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Warned, she wrote it anyway

Friends tried to wave Suzan-Lori Parks away from fiction, but the Pulitzer Prize-winning playwright knew better.

May 06, 2003|Renee Tawa | Times Staff Writer

Oh, there she is, the raging wildfire of a playwright Suzan-Lori Parks, who zips toward the outdoor stage in chunky sandals five minutes before her first-ever reading of her much-anticipated debut novel. Under the coolness of sycamore trees, an audience of about 75 waits on folding chairs on a UCLA lawn. It's a sleepy scene compared to the electric Broadway opening last April of her Pulitzer Prize-winning play, "Topdog/Underdog," in a 1,125-seat theater.

But on this spring morning, the tall and yoga-toned Parks is about to pivot into new territory, wearing jeans, a form-fitting T-shirt and black knit cap. (On Broadway, she took her bows on stage in a black mini-skirt, black velvet top and a little trinket she borrowed from her pit bull, Lambchop -- a spiky silver collar.) Her book, "Getting Mother's Body" (Random House), which is being released today, is narrated in the rough voices of down-on-their-luck characters -- including a wily, pregnant 16-year-old -- who take a road trip though west Texas in 1963 in search of buried treasure.

Parks is known for experimental plays that probe issues of race, family and history, for provocative scenes and misfit characters whose dialogue is lyrical and true. Expectations for her novel have been building since last May, when Parks signed a deal with then-Random House President Ann Godoff, who announced she would edit it herself. Now, her publisher is comparing the book to classics by Zora Neale Hurston and Alice Walker (tentative marketing plans call for ads in the New Yorker and the New York Times Book Review; advance copies were not given to book reviewers).

At home in Venice, two days before her appearance at the L.A. Times Festival of Books, Parks insists that she isn't hanging on the reaction to her latest work. She is too busy whittling down a staggering load of high-profile projects while heading the dramatic-writing program at CalArts in Valencia. And she's an expert at shrugging off the weight of expectation.

"So many people told me, 'Don't write a novel. What are you going to write a novel for? You've got this good thing going in playwriting. You're going to mess it up.' I'm like, 'I got a novel in me.' " She diffuses her recalcitrance by pretending to chomp on her nails.

Parks, who turns 40 this week, is alternately the exuberant goofball and the raging intellect. Her words rush out in an unrelenting patter of images and metaphors, relayed with theatrical voices and gestures. She never lets more than a beat or so pass in silence, offering up part hyper-articulate thought, part interior monologue: "Look at this silly dog," she says affectionately when her sweet pit bull jumps on the couch.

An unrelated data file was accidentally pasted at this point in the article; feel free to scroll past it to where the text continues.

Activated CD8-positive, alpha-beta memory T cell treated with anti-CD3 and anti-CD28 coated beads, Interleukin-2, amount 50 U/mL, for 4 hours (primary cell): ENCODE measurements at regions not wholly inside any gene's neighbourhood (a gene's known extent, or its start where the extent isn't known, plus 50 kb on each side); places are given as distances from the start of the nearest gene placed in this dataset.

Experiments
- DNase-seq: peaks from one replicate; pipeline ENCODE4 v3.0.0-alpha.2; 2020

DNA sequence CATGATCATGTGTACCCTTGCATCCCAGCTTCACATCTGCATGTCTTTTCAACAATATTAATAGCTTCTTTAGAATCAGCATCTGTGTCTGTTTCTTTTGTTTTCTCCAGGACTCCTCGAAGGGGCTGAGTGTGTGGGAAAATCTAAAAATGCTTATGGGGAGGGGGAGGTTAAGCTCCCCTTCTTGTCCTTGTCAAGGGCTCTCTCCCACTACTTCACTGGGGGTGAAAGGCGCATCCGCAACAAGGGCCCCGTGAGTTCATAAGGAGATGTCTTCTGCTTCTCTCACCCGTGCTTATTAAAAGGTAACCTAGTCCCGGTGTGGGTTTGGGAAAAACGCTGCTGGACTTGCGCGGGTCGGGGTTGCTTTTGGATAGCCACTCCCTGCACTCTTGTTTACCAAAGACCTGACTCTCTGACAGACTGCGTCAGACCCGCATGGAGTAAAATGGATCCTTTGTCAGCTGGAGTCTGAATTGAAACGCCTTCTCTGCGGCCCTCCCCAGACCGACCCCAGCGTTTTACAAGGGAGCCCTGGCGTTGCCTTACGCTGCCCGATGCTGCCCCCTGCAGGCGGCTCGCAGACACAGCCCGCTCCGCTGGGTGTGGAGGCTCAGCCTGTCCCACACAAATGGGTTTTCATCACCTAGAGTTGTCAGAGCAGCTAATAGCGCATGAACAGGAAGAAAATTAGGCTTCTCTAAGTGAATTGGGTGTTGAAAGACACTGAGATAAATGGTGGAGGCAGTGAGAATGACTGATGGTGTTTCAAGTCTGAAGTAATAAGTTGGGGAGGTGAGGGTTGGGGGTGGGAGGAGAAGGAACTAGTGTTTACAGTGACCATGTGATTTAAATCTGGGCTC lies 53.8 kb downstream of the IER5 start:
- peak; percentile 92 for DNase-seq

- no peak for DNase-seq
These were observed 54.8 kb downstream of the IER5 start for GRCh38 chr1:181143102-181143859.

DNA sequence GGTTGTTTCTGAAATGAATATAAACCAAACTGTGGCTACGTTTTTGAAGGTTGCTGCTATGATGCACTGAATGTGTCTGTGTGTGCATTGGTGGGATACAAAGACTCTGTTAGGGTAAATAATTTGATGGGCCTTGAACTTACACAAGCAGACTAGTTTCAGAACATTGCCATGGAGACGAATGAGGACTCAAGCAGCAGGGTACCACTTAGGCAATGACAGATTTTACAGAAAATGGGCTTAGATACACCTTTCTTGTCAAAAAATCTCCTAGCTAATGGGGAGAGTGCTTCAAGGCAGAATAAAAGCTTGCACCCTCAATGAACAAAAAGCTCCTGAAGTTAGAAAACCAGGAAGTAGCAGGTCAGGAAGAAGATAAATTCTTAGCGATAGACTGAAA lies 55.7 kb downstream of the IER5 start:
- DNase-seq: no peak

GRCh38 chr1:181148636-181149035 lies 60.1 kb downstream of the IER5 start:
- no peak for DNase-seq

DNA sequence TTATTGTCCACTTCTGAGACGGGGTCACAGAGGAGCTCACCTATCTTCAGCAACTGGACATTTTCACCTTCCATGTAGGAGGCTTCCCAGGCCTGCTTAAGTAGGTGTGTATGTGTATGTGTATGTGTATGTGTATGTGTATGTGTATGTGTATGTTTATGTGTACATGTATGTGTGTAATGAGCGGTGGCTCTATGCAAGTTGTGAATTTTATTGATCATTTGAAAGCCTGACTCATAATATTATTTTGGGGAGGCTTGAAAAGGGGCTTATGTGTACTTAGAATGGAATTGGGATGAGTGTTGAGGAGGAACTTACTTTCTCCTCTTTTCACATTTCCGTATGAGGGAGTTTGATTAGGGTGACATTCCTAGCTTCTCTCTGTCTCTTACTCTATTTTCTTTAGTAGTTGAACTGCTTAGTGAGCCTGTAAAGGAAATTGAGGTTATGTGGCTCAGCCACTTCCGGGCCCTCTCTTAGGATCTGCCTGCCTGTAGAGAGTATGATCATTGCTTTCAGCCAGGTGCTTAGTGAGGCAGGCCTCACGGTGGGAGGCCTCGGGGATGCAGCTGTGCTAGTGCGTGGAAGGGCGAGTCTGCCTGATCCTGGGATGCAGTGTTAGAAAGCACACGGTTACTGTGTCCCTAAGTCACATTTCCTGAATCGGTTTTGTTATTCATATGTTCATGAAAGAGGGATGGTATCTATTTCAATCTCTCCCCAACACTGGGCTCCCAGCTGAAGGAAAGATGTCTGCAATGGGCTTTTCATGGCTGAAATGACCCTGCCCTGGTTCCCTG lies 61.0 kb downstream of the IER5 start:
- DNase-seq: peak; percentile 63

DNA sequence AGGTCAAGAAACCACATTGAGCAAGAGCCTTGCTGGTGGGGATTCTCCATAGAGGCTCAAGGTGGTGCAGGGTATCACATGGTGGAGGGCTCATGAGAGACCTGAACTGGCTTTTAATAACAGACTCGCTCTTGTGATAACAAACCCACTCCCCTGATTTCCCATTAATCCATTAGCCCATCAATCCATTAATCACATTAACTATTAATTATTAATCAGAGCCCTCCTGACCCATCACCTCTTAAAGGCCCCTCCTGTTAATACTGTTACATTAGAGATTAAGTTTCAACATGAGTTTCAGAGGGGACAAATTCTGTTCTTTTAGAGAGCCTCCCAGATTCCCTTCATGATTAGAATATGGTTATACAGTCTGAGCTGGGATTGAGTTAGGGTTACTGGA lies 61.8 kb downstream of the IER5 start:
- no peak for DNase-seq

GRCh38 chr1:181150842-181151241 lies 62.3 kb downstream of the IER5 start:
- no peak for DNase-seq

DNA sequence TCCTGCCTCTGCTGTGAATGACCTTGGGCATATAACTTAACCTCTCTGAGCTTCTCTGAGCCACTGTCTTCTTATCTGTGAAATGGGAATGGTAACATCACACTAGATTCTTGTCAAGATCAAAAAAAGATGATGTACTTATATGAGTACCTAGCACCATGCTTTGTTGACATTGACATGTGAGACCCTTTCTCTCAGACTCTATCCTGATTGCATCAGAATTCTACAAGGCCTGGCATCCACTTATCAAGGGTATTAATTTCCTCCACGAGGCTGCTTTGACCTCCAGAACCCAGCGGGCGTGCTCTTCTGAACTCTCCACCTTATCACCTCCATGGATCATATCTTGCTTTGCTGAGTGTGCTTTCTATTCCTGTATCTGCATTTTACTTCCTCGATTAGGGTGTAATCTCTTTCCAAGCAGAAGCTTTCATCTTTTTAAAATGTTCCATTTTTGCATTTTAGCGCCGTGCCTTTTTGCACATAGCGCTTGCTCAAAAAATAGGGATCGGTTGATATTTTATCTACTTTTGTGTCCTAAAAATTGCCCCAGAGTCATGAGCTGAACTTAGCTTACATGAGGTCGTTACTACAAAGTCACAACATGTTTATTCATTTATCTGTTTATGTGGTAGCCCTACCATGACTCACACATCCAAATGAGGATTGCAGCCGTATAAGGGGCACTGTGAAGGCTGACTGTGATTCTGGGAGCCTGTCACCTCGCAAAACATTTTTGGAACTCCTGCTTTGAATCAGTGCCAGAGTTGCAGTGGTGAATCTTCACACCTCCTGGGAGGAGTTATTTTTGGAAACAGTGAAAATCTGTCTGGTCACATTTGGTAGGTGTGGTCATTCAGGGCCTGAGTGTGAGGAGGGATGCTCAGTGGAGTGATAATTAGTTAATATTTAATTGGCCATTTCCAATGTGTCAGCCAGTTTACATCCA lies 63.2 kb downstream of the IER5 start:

"So, my book comes out, then it's my birthday" -- she sings the rest of the sentence -- "then my students graduate! Then I go on book tour! Then the dog goes bananas! Little Miss Bananas!"

Three months ago, Parks and her husband, 53-year-old blues musician Paul Oscher, moved into a cozy three-bedroom, tri-level house in an unpretentious neighborhood a block from the ocean. Unopened boxes clutter the floors. A beat-up upright piano sits in the living room. Shelves hold books on Zen studies, running and W.E.B. DuBois, along with such classics as "Moby-Dick" and "Bhagavad-Gita." The couple's bicycles, which don't get out much, lean against the dining room table.

This is a head-spinning time for Parks, who begins an 11-city book tour in a couple weeks, wrapping it up in time for her to attend the London premiere of "Topdog/Underdog," the story of a simmering sibling rivalry. In March, she was in New York for the opening of her new off-Broadway play, a loose take on Nathaniel Hawthorne's "The Scarlet Letter."

She's writing a TV adaptation of Toni Morrison's novel "Paradise" for Oprah Winfrey's production company. This week, also for Winfrey, she's on deadline to rewrite a script for a TV adaptation of Hurston's novel "Their Eyes Were Watching God." In between reading her students' papers, Parks is working on a musical theater production for Disney about the Harlem Globetrotters.

"I think I figured out the key," she says of her schedule. She pictures her projects on a slow-spinning Lazy Susan, and she keeps only one task in front of her at a time. And she squeezes in 2 1/2 hours of yoga, five days a week.

Parks has put aside plays before, writing, for example, the screenplay for Spike Lee's 1996 feature film, "Girl 6." And did we mention that she composed several songs for her novel, wrapping the lyrics into the narrative? As a little girl, Parks notes on a recent afternoon at home, she always made up songs; as an adult, she has studied music informally.

She explains her plan for the upcoming book festival. She'll read a few chapters, take questions and then pick up her National guitar, a gift from her husband. Then, for the first time, she will perform music in public, singing and playing a blues song from "Getting Mother's Body."

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